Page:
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Understanding Enduring Guardianships in NSW

Enduring Guardianships: What they mean for you

Enduring Guardianships play a crucial role in safeguarding your future, ensuring that your wishes are respected and decisions made by someone you trust when you’re unable to make medical, lifestyle and other personal decisions for yourself. These documents have great importance so we’re shining the spotlight on them to help you navigate the ins and outs of Enduring Guardianships in NSW.

What is an Enduring Guardianship?

An Enduring Guardianship empowers the individual(s) you nominate to make decisions on your behalf regarding personal matters if you’re unable to do so yourself. These appointed guardians hold the authority to communicate your preferences to healthcare professionals, make choices regarding medical treatments, personal services, and even decisions about your place of residence.

When does an Enduring Guardianship come into effect?

For an Enduring Guardianship to be invoked, you must be partially or wholly incapacitated, whether temporarily or permanently. It’s crucial to note that a medical practitioner must confirm sufficient loss of mental capacity, and it’s not an assessment that can be or should be done the lay person. This is an essential mechanism that makes sure the document is used only during periods where there’s a genuine need.

Timing is key: Why preparation matters with Enduring Guardianships

Same as with all estate planning documents such as Powers of Attorney and Wills, Enduring Guardianship documents must be prepared while you still have mental capacity. Waiting until the need arises may be too late and the choice as to your substitute decision-maker will often be out of your hands and up to a tribunal to decide. It’s essential to plan ahead but nominating your substitute decision-makers yourself now while you’re fully capable of doing so.

Marriage, divorce, and Enduring Guardianships: What you need to consider

It’s important to understand the impact of significant life events on your Enduring Guardianship. While divorce does not automatically revoke an Enduring Guardianship in NSW, people going through separation may wish to reconsider their appointed guardian(s), especially if their ex-spouse is nominated in their Enduring Guardianship. Marriage, however, does revoke an Enduring Guardianship (same as a Will), so it’s important to do regular reviews and updates of your estate planning documents when your circumstances change.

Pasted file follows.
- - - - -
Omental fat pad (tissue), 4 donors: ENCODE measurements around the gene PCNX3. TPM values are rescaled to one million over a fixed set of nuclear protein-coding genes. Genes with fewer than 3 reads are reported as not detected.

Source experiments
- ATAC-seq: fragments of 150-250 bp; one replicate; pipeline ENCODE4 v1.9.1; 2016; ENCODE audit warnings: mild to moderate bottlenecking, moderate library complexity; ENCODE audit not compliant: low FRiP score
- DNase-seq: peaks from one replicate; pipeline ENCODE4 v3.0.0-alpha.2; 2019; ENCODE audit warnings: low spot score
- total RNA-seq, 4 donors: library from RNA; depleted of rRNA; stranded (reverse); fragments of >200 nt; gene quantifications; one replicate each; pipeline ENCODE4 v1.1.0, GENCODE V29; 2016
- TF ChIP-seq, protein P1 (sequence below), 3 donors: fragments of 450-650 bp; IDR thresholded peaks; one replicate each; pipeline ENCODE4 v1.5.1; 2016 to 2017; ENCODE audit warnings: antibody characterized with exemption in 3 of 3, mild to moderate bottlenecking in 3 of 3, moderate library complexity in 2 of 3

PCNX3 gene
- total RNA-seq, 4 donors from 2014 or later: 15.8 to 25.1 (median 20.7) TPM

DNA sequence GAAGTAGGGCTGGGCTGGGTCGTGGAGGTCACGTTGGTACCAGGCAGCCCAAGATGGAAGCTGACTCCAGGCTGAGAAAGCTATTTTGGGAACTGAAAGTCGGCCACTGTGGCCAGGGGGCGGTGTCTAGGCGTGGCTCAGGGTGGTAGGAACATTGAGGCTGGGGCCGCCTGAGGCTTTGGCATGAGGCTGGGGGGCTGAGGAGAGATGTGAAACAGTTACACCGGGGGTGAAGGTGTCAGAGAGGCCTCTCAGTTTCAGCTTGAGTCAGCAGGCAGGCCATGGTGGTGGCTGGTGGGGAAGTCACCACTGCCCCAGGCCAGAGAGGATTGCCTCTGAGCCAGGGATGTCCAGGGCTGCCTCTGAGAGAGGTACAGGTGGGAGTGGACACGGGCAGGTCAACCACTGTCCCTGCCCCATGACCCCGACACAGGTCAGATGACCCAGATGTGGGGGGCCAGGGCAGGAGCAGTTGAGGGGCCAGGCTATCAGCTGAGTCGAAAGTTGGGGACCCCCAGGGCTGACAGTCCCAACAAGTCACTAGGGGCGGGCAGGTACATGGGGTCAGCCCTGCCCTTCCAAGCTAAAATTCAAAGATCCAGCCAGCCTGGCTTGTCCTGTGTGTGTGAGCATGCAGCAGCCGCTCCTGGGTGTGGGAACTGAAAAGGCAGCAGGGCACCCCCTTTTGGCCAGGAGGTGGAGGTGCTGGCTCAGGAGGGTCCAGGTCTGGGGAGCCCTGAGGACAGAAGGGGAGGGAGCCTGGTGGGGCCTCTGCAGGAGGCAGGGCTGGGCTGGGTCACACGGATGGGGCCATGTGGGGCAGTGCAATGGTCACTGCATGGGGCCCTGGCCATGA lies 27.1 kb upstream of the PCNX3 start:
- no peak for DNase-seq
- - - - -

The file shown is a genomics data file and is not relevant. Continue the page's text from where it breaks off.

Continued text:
Revoking and updating Enduring Guardianships

You have the right to revoke and update your Enduring Guardianship, change your guardians and/or extend or restrict any powers you give while you still have mental capacity. Keep in mind that preparing a new Enduring Guardianship does not automatically revoke the previous one. Signing a Revocation of Appointment of Enduring Guardian document is necessary to revoke an Enduring Guardianship and the guardians under the document need to be provided with a copy.

Advanced Health Care Directives vs Enduring Guardianships

While Advanced Health Care Directives can offer valuable insights into your healthcare preferences, they do not grant legal authority to your guardians. Unlike Enduring Guardianships, which empower your appointed guardians to make decisions on your behalf, Advanced Health Care Directives serve as guides for your guardian(s), outlining your healthcare choices and preferences. In NSW, Enduring Guardianships look after the legal appointments of guardian.

Take the first step? Book a free 10 minute chat with a lawyer

Your future is worth protecting. Book in a complimentary 10 minute chat with one of our experienced lawyers here, or drop us an email at [email protected] to kickstart your estate planning.

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